One of the nice things about the Organization Studies Program is the opportunity second year doctoral students have to run the weekly seminar series. Among the outstanding guests whom I invited and got to know are Harrison White, Jim March, Jane Dutton, and Thierry Pauchant. All of them have profoundly influenced my work and life. I am also grateful to Paul Lawrence of Harvard for taking an interest in my work, and sharing his current interests with me.
I owe a special debt to Willie Ocasio, who was my primary advisor my first two years. Willie had the thankless task of turning me from an independent thinker into a social scientist appreciative of the work that has come before me. Regretfully, I resisted this process for a long time. Nevertheless, he provided countless hours of introduction to the field and general discussion. He is a first rate thinker, dedicated scholar, and has been a good friend. It was a great loss for me and MIT when he left.
Charlie Fine provided extremely generous financial support and encouragement. He took a chance on funding my research and I am grateful for it. I was quite concerned before my first presentation to the International Motor Vehicle Researchers Conference. It was on “loss” (Chapter III), and I thought that they might be upset that this was how I was using their money and cancel my funding on the spot. The concern increased when the opening address stressed the importance of producing the kind of research that the industry sponsors wanted. Although my talk went well, Charlie reduced my anxiety by extending my funding before I presented, and, just for good measure, sharply addressed the opening speaker in his presentation, saying that sponsor interests should not and would not determine the kind of research that we would do.
Peter Senge and Tom Malone also provided me with funding and interesting work experiences. Both also serve me as models of soft spoken intelligence and careful listening. One might not imagine listening to be a highly distinguishable skill, but both of them impressed me as no one ever has before or since with a hard-to-describe dedication to the conversation, all the more remarkable for how busy they are and how potentially distractible with myriad competing demands. Finally, I want to acknowledge my appreciation to the American Association of Collegiate Schools of Business for providing the generous scholarship that funded my first year.
I suppose that doctoral studies are never easy, but the downside of MIT’s lack of structure and direction is that it can make life very frustrating, uncertain, and difficult. So I want to thank my classmates and friends – Sandy Rothenberg, Pek Hooi Soh, John Hammond, Maw Der Foo, Annabelle Gawer, Luis Lopez, Guk Hyun Cho, Jean Jacques DeGroof, and Jeffrey Furman – for having made the experience tolerable, and even a bit fun.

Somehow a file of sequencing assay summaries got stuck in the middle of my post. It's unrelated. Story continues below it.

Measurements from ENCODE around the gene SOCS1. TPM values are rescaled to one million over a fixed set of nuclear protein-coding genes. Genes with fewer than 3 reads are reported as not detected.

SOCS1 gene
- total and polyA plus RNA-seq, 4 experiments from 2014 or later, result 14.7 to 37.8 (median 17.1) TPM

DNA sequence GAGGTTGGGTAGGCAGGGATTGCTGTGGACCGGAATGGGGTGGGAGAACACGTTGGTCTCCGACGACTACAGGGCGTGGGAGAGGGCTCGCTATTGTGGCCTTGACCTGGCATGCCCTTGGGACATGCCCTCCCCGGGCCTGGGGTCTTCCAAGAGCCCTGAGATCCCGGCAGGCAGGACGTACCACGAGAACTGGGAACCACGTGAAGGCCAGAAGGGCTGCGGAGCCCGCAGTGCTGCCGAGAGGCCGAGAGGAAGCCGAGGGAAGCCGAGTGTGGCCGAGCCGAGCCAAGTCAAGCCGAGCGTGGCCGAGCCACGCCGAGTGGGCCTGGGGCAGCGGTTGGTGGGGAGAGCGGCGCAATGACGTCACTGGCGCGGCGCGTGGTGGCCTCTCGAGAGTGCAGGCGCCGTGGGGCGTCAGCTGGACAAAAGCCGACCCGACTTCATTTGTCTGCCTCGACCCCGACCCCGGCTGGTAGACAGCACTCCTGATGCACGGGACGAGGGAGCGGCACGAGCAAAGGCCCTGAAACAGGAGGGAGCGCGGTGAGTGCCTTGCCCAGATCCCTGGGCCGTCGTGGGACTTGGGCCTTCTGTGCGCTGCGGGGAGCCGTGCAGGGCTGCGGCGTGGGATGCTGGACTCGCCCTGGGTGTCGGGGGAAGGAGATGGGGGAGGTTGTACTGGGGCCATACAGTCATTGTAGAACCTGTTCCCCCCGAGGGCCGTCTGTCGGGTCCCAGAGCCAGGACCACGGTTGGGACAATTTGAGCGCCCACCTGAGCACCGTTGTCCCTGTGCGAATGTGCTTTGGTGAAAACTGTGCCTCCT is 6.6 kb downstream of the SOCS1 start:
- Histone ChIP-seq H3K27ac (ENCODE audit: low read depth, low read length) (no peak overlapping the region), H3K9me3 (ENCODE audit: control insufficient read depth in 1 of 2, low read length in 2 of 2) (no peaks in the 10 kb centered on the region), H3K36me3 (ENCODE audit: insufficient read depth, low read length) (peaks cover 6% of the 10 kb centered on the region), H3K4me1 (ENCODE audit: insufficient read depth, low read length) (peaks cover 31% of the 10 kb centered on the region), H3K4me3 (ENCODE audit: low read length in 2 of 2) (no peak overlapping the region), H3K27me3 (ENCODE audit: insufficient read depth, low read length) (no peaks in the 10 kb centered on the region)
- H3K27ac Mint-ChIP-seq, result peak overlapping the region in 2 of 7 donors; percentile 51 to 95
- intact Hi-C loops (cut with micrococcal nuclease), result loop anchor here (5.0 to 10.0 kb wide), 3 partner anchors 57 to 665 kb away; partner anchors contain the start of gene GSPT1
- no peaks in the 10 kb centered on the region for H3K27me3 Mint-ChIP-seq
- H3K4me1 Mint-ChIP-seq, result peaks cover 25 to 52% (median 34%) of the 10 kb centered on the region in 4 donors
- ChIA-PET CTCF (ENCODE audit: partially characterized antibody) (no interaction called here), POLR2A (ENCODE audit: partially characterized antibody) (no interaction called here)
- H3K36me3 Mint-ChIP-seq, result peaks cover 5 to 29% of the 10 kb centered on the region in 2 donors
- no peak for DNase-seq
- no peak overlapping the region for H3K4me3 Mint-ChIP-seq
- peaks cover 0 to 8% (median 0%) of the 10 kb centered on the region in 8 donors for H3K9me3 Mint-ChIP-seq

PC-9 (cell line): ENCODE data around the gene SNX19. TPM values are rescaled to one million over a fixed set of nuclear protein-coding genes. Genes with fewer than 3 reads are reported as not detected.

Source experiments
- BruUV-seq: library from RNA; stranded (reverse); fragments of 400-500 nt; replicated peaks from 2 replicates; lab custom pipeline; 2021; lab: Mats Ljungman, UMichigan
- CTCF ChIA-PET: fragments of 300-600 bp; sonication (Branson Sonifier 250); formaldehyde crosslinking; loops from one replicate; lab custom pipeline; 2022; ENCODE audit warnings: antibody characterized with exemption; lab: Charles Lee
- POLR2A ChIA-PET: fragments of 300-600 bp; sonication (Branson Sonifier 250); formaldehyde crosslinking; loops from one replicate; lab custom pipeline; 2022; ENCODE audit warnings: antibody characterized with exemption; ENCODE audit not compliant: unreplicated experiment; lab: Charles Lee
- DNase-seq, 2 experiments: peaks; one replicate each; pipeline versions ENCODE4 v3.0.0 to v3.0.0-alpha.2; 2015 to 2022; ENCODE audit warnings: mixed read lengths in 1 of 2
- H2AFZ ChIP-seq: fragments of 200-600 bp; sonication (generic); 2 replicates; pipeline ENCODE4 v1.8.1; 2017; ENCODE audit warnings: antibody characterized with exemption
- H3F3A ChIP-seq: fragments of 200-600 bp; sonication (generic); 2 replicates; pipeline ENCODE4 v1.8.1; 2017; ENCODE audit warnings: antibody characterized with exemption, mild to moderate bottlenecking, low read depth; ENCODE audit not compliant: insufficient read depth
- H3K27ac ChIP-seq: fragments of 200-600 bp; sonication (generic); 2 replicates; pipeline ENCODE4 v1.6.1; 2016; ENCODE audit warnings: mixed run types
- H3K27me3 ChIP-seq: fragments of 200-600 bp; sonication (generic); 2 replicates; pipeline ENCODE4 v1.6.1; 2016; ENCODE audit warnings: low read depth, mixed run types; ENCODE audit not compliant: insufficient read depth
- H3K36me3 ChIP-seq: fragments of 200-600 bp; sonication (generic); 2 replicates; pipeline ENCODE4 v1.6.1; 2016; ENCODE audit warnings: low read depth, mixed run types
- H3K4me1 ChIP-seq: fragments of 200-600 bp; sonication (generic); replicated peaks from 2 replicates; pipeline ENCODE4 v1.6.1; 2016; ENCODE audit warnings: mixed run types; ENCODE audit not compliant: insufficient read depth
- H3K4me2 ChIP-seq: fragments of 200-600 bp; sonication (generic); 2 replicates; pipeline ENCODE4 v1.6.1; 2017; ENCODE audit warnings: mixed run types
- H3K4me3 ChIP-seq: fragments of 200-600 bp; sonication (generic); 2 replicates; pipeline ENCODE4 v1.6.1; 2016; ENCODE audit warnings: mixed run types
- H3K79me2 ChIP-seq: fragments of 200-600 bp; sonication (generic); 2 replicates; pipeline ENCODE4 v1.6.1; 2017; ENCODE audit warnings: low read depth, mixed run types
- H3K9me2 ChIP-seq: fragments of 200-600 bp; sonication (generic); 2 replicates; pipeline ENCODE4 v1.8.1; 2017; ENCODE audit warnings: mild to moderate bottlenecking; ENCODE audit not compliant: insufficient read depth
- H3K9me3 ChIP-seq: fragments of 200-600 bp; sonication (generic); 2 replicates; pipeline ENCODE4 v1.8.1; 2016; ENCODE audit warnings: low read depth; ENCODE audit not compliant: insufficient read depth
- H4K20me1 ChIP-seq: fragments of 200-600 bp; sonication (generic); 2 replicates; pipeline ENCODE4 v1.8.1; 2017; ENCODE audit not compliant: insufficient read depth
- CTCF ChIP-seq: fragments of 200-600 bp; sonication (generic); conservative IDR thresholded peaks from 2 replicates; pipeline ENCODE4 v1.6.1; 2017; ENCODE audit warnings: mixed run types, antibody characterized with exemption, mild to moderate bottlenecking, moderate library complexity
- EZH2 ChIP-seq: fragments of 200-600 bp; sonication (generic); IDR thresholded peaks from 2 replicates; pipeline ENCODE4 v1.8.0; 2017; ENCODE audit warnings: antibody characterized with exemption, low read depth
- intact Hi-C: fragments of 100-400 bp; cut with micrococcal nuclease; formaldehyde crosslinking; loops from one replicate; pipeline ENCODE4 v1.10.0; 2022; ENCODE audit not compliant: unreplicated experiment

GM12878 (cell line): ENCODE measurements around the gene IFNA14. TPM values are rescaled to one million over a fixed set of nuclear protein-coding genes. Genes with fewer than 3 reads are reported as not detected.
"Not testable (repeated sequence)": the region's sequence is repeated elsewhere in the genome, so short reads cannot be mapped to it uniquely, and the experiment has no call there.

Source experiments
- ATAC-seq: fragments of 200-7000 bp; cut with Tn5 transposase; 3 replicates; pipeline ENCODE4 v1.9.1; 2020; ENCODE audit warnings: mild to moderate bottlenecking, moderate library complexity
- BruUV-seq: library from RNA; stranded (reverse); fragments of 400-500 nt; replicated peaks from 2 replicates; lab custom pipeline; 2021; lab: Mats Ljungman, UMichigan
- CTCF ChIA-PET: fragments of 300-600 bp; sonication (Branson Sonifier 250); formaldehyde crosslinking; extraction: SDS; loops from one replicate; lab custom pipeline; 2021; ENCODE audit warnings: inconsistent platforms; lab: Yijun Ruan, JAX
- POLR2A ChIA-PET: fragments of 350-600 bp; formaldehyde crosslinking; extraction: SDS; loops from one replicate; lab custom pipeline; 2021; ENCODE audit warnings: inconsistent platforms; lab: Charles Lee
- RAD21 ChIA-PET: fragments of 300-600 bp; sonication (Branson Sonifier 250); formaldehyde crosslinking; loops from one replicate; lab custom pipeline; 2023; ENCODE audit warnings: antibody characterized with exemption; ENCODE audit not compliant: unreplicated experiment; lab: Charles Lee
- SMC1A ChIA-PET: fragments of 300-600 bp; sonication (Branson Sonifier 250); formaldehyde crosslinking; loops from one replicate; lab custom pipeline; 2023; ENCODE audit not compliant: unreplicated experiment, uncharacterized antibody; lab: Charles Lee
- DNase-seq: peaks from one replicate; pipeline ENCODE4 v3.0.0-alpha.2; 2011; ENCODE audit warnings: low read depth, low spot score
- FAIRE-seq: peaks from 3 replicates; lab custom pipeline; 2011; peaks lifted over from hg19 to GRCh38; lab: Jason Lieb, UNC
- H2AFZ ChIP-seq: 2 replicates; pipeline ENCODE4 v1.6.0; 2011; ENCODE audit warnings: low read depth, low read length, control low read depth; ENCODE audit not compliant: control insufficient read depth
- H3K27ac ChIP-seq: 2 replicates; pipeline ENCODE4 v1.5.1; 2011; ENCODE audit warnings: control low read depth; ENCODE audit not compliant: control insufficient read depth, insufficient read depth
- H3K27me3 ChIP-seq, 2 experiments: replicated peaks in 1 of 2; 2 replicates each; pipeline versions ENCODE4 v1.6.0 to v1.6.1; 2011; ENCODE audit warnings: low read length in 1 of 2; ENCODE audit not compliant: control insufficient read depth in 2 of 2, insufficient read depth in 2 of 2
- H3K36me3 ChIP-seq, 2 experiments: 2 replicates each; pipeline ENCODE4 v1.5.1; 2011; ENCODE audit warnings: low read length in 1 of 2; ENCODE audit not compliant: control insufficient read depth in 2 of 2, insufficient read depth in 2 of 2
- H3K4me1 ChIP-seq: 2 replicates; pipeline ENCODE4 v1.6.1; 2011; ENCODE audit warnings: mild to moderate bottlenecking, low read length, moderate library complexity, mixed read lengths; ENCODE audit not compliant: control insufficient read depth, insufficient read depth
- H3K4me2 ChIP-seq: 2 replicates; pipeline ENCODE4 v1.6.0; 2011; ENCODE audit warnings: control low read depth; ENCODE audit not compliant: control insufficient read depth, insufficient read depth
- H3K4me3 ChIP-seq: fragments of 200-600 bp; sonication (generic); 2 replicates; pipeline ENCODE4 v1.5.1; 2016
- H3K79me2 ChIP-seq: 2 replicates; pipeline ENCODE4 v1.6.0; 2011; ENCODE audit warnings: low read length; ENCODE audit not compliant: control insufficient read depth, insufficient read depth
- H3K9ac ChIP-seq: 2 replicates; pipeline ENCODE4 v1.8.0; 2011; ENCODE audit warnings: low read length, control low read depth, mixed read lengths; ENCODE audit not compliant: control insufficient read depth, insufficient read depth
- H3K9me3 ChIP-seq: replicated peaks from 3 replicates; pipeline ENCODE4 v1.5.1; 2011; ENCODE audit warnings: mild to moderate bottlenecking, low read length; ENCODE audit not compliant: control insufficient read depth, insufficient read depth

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It is customary to mention loved ones in these pages, which strikes me as odd way to show appreciation – like a dog sharing a well-chewed bone with a beloved owner. The dog values the bone as I do this manuscript, but surely no normal person sees these “gifts” in the same light the giver does. Nevertheless, I gladly accede to convention to take this opportunity to express my heartfelt appreciation to:
My pre-MIT friends, teachers, and long dead authors who instilled in me a love of learning, ideas, and inquiry, and whom I have largely ignored, but not forgotten these past five years.
My children for looking up to me. That’s mostly because they’re little and I’m tall, but because they do, it makes me want to be worth looking up to.
My mother and father for loving me and doing the best they could in raising me. I’m sorry that my dad died before I could share with him what I’ve learned in college and beyond, but my mom perseveres. I’m grateful for her continued support and encouragement.
and, most of all,
My wife, Aurora, the one great love of my life. Too many marriages do not survive an MIT Ph.D. That our marriage has and that our family continues to thrive despite the rigors of this program is due almost entirely to your creativity, resilience, wisdom, and superhuman efforts. Please accept my dedication of this thesis to you. However inadequate a gift, it’s a special bone to me, one that I’ve been chewing for several years now.
Steve Freeman, Cambridge, MA May 1998